It’s a Thursday morning, and that means it’s time for Gwen Henning to have visitors.
Nursing students Raquel Cable and Diana Chan sit on Henning’s couch while she rests in a pink chair. The visit isn’t entirely social, though. Cable and Chan’s clinical-looking white jackets signify that they are here for Henning’s health – but they will do more than check on her physical needs.
Henning, 93, lives at Leisure World Seal Beach, a community for older adults. Cable and Chan found Henning through the Pathways Care Navigation Program, a unique collaboration designed to help older adults stay healthy and safe while remaining independent in their own home. Enjoying the boons of companionship in later life is an important outcome.
“Having somebody come over, just helping me out a little bit has just meant so much to me,” Henning said. “They check my pills each time and make sure I’m doing it right. It’s just been a godsend to me, really. I look forward to Thursdays more than anything.”
A partnership between Long Beach State’s School of Nursing, Pathways Volunteer Hospice, a Lakewood nonprofit, and Meals on Wheels Long Beach makes visits such as these possible. Archstone Foundation, a private nonprofit grant organization whose mission is to prepare society in meeting the needs of an aging population, awarded more than $400,000 to Pathways in March 2018 to support the Care Navigation Program over three years.
“With many individuals over age 65 wanting to live in their homes and communities, creating committed collaborative approaches and models that enable them to do so is an important role that community-based organization, academic institutions, and health care providers can undertake together,” said Jolene Fassbinder, program officer for Archstone Foundation.
How it works:
Meals on Wheels Long Beach refers clients requesting home-delivered meals to Pathways Volunteer Hospice, which provides oversight and case management. Pathways also assigns clients to the nursing students, who then conduct home visits.
The Care Navigation Team Members ensure their clients’ homes are clean and safe, and assess how well a given client is living on their own before creating a personal care plan. Clients then can receive interventions and help in a variety of forms, such as volunteer companionship, chronic illness education or medicine management.
“The goal is to help them remain safe and independent in their own home,” Pathways Executive Director Cindy Skovgard said.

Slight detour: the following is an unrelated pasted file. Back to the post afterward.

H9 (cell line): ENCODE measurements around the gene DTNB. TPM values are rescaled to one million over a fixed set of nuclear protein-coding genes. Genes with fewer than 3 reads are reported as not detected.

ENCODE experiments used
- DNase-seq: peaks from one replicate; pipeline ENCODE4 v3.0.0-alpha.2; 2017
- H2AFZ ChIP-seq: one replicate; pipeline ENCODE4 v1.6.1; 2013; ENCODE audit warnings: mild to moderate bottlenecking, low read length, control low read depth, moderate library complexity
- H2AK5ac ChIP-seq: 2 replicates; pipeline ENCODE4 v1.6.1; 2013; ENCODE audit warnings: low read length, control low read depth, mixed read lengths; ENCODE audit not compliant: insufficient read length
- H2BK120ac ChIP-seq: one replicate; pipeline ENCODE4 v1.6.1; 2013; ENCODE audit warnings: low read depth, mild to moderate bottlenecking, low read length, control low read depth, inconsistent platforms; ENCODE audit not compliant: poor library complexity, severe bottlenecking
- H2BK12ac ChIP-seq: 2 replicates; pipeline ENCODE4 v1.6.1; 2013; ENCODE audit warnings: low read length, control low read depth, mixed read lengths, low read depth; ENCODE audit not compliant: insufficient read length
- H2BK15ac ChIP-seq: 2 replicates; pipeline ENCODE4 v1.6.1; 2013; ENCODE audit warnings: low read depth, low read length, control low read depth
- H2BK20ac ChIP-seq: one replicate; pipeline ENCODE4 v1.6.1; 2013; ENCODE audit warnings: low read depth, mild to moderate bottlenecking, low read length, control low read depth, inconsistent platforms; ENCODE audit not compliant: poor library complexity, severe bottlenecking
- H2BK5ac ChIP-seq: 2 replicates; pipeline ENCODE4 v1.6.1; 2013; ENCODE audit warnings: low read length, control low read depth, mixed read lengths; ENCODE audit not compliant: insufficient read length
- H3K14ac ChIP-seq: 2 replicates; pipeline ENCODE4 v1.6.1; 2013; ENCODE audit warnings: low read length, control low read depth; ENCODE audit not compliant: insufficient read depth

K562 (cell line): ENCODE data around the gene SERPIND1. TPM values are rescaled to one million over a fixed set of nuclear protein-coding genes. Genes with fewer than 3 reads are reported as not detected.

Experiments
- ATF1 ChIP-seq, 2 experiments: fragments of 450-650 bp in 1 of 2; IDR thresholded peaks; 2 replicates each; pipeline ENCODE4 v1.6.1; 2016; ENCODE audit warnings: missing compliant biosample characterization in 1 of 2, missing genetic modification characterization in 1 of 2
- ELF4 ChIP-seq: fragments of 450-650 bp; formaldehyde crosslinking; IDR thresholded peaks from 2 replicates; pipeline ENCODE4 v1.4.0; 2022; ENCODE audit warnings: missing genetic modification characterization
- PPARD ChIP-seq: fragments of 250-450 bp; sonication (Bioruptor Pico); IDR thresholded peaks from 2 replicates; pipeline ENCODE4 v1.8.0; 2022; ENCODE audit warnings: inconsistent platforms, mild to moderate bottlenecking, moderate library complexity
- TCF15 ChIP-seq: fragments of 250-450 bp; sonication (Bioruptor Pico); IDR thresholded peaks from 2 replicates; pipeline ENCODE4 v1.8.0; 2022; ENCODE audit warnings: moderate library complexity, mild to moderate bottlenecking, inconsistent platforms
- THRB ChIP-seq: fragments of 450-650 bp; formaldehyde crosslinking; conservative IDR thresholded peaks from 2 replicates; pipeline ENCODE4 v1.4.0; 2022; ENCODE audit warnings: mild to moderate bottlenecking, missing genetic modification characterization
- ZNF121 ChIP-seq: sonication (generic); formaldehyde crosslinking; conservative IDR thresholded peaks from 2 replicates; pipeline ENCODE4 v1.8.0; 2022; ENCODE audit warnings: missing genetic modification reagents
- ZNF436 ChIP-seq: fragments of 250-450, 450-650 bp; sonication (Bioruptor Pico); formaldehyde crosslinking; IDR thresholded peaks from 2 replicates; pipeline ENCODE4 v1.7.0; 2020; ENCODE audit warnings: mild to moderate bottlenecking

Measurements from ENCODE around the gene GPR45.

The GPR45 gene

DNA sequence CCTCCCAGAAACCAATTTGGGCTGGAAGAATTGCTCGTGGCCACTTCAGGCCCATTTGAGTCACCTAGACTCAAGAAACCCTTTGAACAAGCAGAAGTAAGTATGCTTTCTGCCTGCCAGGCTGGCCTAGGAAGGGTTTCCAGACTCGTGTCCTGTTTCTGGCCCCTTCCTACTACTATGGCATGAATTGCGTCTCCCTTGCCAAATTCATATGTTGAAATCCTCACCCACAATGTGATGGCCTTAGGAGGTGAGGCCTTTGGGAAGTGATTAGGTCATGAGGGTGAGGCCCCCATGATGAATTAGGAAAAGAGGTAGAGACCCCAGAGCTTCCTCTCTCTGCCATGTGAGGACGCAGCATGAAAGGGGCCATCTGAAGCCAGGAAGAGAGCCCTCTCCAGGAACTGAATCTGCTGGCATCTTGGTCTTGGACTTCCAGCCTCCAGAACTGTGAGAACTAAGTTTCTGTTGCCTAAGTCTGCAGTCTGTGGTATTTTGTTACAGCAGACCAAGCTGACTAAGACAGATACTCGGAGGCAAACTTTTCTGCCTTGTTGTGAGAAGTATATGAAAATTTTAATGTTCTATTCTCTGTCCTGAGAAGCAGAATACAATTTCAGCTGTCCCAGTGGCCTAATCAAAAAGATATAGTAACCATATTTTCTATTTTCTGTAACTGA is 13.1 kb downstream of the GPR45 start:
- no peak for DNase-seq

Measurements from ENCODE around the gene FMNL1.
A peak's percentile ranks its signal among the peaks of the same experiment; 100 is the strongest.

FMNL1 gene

Nursing students accumulate clinical practice hours while making in-home visits. There’s more to a relationship than strictly clinical matters, though.
“One of the things that older adults like, and some of the younger people like about the visits are, they like a new person to listen to their life stories,” said Dr. Phyllis Cooper, a full-time School of Nursing lecturer instructing Cable and Chan.
Meals on Wheels Long Beach serves about 400 older adults each year, and a little more than half lack social interactions beyond their Meals on Wheels visits. Human contact is a vital help to the partnership’s clients, Executive Director Bill Cruikshank said.
“I think number one and foremost, is socialization,” he said, identifying how the partnership helps older adults mitigate the health risks of social isolation. “Just providing someone to talk to a visitor.”
Long Beach State is also home to the Center for Successful Aging, which supports research and education for the benefit of the Long Beach area’s older population.
“This collaboration is part of the important work going on throughout the College of Health and Human Services and community partners to prepare the workforce for the care and service of older adults”, Dr. Iveris Martinez, Archstone Foundation Endowed Chair in Gerontology and director of the Center for Successful Aging, said.
At Henning’s home, Chan said in-home visits have helped her learn how to serve older patients; Cable said personal interactions provide a better understanding of a client’s individuality than just discussing medical needs.
“It’s just getting to know someone more, on a personal level,” Cable said. “It’s deeper information than what you get in the hospital.”
And that’s something that helps both older adults and the new generation of nurses.